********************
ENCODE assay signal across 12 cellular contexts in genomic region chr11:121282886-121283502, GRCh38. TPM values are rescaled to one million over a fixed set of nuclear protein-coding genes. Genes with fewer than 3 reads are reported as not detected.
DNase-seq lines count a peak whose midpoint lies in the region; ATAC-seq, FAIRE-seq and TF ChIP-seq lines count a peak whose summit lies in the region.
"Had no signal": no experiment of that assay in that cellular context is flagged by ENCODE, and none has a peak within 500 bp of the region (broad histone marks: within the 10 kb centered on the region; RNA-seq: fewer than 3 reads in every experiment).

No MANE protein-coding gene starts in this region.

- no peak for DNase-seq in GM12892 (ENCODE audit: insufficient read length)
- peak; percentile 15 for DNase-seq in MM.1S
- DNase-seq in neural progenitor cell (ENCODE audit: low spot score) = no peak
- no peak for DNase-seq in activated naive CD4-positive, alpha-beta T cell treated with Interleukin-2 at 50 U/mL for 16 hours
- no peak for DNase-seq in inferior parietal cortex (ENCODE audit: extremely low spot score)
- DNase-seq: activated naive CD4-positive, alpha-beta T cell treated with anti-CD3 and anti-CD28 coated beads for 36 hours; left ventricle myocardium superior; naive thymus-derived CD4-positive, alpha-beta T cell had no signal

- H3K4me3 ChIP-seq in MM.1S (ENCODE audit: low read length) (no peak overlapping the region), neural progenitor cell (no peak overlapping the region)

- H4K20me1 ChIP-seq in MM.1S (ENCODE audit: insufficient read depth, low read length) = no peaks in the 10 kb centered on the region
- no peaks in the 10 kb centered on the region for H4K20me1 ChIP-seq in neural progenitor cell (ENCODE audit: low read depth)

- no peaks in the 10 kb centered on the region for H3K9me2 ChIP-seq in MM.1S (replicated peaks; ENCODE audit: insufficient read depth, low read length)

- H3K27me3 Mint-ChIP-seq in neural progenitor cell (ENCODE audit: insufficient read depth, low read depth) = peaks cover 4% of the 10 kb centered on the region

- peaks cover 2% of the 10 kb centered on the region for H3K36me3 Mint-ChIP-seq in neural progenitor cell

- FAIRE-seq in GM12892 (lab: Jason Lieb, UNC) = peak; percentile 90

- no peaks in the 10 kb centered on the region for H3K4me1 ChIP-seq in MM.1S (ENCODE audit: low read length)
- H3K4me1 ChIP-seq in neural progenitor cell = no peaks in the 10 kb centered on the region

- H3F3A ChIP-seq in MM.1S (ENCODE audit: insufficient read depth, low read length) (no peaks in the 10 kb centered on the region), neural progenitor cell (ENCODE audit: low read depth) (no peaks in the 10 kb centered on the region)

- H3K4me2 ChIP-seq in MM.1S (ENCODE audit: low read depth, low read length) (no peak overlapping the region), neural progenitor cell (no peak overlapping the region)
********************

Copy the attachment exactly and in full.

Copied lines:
ENCODE assay signal across 12 cellular contexts in genomic region chr11:121282886-121283502, GRCh38. TPM values are rescaled to one million over a fixed set of nuclear protein-coding genes. Genes with fewer than 3 reads are reported as not detected.
DNase-seq lines count a peak whose midpoint lies in the region; ATAC-seq, FAIRE-seq and TF ChIP-seq lines count a peak whose summit lies in the region.
"Had no signal": no experiment of that assay in that cellular context is flagged by ENCODE, and none has a peak within 500 bp of the region (broad histone marks: within the 10 kb centered on the region; RNA-seq: fewer than 3 reads in every experiment).

No MANE protein-coding gene starts in this region.

- no peak for DNase-seq in GM12892 (ENCODE audit: insufficient read length)
- peak; percentile 15 for DNase-seq in MM.1S
- DNase-seq in neural progenitor cell (ENCODE audit: low spot score) = no peak
- no peak for DNase-seq in activated naive CD4-positive, alpha-beta T cell treated with Interleukin-2 at 50 U/mL for 16 hours
- no peak for DNase-seq in inferior parietal cortex (ENCODE audit: extremely low spot score)
- DNase-seq: activated naive CD4-positive, alpha-beta T cell treated with anti-CD3 and anti-CD28 coated beads for 36 hours; left ventricle myocardium superior; naive thymus-derived CD4-positive, alpha-beta T cell had no signal

- H3K4me3 ChIP-seq in MM.1S (ENCODE audit: low read length) (no peak overlapping the region), neural progenitor cell (no peak overlapping the region)

- H4K20me1 ChIP-seq in MM.1S (ENCODE audit: insufficient read depth, low read length) = no peaks in the 10 kb centered on the region
- no peaks in the 10 kb centered on the region for H4K20me1 ChIP-seq in neural progenitor cell (ENCODE audit: low read depth)

- no peaks in the 10 kb centered on the region for H3K9me2 ChIP-seq in MM.1S (replicated peaks; ENCODE audit: insufficient read depth, low read length)

- H3K27me3 Mint-ChIP-seq in neural progenitor cell (ENCODE audit: insufficient read depth, low read depth) = peaks cover 4% of the 10 kb centered on the region

- peaks cover 2% of the 10 kb centered on the region for H3K36me3 Mint-ChIP-seq in neural progenitor cell

- FAIRE-seq in GM12892 (lab: Jason Lieb, UNC) = peak; percentile 90

- no peaks in the 10 kb centered on the region for H3K4me1 ChIP-seq in MM.1S (ENCODE audit: low read length)
- H3K4me1 ChIP-seq in neural progenitor cell = no peaks in the 10 kb centered on the region

- H3F3A ChIP-seq in MM.1S (ENCODE audit: insufficient read depth, low read length) (no peaks in the 10 kb centered on the region), neural progenitor cell (ENCODE audit: low read depth) (no peaks in the 10 kb centered on the region)

- H3K4me2 ChIP-seq in MM.1S (ENCODE audit: low read depth, low read length) (no peak overlapping the region), neural progenitor cell (no peak overlapping the region)